[Date Prev][Date Next][Thread Prev][Thread Next][Date Index][Thread Index]

Re: initial thoughts

Paul Hoffman / IMC <phoffman@xxxxxxx> wrote:

> I believe that it would be really, really hard to describe how one
> would use strings (sequences of characters) as input to the table.

Couldn't you simply say that when more than one key matches, use the
longest match?  It would be trickier to implement, but that's exactly
how routing tables work.  It seems pretty easy to describe.  Whether it
would be worth the additional complexity, I don't know.

> > We both propose partitioning the set of admissible labels into
> > groups (bundles).  Paul imagines a function that constructs the
> > entire group given any member of the group, while I imagine a
> > function that computes a group identifier given any member of the
> > group, where the group identifier could be a single member of the
> > group arbitrarily chosen to stand for the whole group.  Either
> > kind of function implies the same partition of the space, and both
> > functions would use the same tables, but I think the group-id
> > function might be easier to describe and understand.
> This seems like a somewhat academic difference

Yes, it is academic, because it's possible to define the exact same
bundles either way.  But people might find it difficult to wrap their
heads around the bundle-generating function and reason about it.  I
know I do.  I can't really follow the description in the draft, and
even if I could, I think I would have difficulty answering this
fundamental question:

Is it possible that bundle(labelX) and bundle(labelY) are neither equal
nor disjoint (that is, they overlap but are not exactly the same)?  I've
been assuming that you intended for the bundles to form a partition;
that is, any two bundles are either equal or disjoint.  Was that indeed
your intention?

The approach I proposed is to define the bundles implicitly, like so:
labelX and labelY belong to the same bundle iff bundleID(labelX) ==
bundleID(labelY).  This obviously forms a partition, no matter how the
bundleID() function behaves.

With this approach, you wouldn't need to generate all the variants when
the label is registered (or ever).  You could just create one entry
under the bundle ID, containing the registrant info and a list of active
variants (which could be just a handful).  Whenever someone wants to
register a label, or activate/deactivate a variant, you would compute
bundleID(label) to see which bundle it belongs to.

I find this approach easier to conceptualize, perhaps because it goes
in the same direction as Stringprep's mapping and normalization steps
(many input strings map to the same output string) and would use tables
in a similar way.  The function you propose uses tables in the other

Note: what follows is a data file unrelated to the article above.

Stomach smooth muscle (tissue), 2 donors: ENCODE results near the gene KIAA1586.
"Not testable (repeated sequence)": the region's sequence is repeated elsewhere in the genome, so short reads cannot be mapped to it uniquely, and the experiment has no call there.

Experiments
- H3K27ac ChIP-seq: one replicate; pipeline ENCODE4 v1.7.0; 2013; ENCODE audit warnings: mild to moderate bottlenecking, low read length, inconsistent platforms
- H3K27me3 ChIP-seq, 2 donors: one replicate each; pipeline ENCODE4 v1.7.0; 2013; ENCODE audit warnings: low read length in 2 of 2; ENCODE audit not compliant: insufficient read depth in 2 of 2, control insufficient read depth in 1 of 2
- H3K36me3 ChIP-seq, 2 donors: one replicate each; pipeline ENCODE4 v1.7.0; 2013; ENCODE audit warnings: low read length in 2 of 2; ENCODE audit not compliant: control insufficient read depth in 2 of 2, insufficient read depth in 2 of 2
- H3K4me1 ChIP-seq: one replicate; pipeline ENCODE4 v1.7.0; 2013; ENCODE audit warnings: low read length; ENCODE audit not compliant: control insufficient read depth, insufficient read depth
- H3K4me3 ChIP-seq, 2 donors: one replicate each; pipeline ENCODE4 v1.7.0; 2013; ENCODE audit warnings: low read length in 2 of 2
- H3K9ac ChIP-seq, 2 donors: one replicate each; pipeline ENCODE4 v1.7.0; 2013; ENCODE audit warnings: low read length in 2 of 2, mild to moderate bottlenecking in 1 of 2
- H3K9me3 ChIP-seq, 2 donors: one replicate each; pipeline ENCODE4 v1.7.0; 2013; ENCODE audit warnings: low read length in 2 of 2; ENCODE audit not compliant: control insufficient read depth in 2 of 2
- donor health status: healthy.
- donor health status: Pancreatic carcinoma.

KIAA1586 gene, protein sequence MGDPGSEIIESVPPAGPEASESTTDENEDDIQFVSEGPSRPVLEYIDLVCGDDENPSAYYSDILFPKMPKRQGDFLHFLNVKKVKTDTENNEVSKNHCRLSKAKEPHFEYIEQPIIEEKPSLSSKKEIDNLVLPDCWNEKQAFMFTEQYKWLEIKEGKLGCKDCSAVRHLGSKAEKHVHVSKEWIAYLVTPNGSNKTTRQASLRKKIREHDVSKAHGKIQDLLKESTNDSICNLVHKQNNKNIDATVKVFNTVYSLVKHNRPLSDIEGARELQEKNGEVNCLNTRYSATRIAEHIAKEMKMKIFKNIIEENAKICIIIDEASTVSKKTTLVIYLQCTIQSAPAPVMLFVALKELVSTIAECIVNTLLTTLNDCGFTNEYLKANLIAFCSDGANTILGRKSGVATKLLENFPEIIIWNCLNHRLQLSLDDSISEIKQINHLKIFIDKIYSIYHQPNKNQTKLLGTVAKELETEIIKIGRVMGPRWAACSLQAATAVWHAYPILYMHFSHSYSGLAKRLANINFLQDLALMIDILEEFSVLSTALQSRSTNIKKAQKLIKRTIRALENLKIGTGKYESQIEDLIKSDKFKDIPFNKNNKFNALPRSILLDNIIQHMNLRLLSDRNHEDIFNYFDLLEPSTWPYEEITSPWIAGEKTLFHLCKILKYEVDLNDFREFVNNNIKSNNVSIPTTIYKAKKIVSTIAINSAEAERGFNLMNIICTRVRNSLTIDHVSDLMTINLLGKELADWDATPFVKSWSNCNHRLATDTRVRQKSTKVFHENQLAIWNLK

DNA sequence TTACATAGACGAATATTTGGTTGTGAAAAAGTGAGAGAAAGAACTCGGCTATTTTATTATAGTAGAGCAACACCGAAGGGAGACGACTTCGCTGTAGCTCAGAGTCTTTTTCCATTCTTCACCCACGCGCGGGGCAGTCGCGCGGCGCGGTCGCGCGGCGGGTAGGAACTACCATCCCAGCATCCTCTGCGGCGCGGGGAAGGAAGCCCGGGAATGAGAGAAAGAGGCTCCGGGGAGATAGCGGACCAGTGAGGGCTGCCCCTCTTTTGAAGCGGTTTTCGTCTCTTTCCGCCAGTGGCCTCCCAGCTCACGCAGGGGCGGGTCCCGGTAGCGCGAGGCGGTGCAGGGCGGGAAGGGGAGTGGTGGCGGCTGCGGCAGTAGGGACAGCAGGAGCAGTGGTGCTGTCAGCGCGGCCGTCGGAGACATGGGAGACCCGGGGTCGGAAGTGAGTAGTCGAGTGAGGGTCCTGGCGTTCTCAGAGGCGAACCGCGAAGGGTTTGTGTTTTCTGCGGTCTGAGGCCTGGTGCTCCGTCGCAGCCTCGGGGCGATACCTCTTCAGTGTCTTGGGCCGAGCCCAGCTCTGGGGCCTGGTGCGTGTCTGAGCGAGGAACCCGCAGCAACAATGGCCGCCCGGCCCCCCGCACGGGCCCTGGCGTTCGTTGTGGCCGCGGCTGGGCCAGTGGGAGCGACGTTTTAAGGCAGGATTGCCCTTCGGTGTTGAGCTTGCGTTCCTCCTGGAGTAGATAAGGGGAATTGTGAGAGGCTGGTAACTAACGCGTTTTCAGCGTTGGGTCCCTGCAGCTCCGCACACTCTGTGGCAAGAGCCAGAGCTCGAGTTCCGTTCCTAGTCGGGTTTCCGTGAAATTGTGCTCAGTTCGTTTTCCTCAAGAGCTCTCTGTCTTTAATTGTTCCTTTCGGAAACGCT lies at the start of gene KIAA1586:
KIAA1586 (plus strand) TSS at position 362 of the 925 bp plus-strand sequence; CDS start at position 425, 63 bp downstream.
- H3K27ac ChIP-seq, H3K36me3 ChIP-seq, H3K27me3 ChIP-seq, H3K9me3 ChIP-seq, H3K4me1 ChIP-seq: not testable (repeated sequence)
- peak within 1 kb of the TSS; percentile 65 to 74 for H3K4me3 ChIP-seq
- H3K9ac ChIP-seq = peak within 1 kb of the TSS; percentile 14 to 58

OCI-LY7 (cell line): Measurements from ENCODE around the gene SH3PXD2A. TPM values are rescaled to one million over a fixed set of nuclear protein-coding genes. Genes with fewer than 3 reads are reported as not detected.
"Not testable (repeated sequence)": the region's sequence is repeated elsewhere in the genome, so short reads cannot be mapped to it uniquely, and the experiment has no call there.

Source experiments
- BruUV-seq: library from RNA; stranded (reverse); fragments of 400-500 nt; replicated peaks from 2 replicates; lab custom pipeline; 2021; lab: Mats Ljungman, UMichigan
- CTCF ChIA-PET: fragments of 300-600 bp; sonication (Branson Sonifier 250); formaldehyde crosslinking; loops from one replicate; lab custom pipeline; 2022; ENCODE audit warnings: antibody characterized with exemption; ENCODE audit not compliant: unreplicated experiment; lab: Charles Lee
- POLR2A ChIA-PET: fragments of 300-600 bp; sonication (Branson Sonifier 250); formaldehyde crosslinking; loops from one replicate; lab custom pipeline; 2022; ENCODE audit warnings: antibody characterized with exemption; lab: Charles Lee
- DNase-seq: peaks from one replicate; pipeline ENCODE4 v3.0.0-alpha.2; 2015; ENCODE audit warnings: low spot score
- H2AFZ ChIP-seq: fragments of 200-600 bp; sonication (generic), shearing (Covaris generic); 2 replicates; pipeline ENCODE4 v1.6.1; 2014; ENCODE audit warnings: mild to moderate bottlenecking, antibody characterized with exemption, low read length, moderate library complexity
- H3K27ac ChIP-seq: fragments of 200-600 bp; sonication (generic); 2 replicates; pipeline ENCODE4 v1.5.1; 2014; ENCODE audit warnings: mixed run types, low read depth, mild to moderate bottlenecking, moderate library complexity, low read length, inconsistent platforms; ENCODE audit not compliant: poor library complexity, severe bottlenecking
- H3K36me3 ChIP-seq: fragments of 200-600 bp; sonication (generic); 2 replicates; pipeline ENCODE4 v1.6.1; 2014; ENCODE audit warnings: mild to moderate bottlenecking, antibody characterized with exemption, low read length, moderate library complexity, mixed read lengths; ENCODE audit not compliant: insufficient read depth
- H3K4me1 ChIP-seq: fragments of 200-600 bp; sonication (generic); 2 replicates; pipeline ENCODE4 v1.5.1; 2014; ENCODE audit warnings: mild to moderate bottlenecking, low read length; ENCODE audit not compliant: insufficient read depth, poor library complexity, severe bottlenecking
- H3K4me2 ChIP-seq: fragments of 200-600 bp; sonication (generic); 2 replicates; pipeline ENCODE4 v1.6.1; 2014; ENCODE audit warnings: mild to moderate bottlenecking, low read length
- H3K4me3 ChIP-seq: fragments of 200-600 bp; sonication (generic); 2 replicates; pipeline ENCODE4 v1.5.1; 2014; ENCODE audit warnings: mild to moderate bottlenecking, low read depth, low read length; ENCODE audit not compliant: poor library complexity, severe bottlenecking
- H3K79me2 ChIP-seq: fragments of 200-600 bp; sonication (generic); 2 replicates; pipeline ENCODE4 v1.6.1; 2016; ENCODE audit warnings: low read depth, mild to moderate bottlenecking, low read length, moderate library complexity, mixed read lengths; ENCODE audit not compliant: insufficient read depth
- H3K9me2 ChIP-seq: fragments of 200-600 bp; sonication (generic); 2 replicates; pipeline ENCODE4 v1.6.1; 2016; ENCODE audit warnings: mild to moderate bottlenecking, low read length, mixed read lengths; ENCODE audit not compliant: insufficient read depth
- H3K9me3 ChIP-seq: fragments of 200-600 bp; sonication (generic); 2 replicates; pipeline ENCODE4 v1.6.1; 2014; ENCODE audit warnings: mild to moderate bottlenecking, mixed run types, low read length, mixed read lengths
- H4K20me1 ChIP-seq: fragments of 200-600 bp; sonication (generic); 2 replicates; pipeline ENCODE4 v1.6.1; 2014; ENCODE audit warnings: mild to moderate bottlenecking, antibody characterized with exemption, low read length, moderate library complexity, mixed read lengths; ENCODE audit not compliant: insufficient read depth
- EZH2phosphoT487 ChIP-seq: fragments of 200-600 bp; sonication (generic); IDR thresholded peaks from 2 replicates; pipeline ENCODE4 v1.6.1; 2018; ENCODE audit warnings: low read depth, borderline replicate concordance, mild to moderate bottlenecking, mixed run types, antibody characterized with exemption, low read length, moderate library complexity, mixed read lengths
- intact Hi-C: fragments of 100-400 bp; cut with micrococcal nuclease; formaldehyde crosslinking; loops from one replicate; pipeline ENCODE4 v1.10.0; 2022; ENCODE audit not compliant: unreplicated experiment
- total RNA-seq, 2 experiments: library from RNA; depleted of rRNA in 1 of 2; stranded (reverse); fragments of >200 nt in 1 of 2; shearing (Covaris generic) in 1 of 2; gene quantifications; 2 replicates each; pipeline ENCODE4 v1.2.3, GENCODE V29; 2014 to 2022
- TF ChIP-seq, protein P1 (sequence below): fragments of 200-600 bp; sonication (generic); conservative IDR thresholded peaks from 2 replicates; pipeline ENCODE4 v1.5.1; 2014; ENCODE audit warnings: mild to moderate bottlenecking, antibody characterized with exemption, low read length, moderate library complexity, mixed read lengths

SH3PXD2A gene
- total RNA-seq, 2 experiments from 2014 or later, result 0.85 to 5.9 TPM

direction, so that one input string maps to many different output
strings.  I have no practice thinking that way.  :)

> > Will it scale?
> Absolutely.

Suppose JPNIC decides that hiragana and katakana should block each
other.  [Background for readers not familiar with Japanese writing:
In addition to the ideographic script (kanji), there are two parallel
phonetic scripts: hiragana (for normal Japanese words) and katakana (for
words recently imported from other languages, and sometimes merely for
emphasis, like italics).]

Now imagine a label consisting of 39 hiragana (for example, the Japanese
translation of "good morning good day good evening good night thank you
very much" can be written using 39 hiragana and fits in a single label
with one byte to spare).

The number of variants is over a half million million (5e11).  At a
storage cost of 64 bytes per variant, that's 32 terabytes, just for this
one registration.

> > You could also imagine that the registry, rather than the
> > registrant, chooses which member(s) will be visible, but I think it
> > would be difficult for registries to come up with rules that would
> > please everyone; it would probably be easier to let the registrant
> > choose, and simply store the list.
> Speaking of "scaling", your suggestion makes scaling harder.  That
> is, the registration process would have to include a step where
> the registrant chooses some things from a list.  This is much more
> difficult than the registry saying "here's what you get, you can
> contact us if you don't like it".  Well, of course they won't like it,
> but at least the process isn't blocked.

I would still call that "registrant chooses", even though the registry
is offering a default choice, because the registry still needs to be
able to store lists of visible names for registrants who ask to deviate
from the default.  When I said "registry chooses", I meant that the
registrant has zero input, so that the registry could define the choice
algorithmically and omit any capability of storing lists.

> It is up to the registry to decide what makes more sense to their
> customers.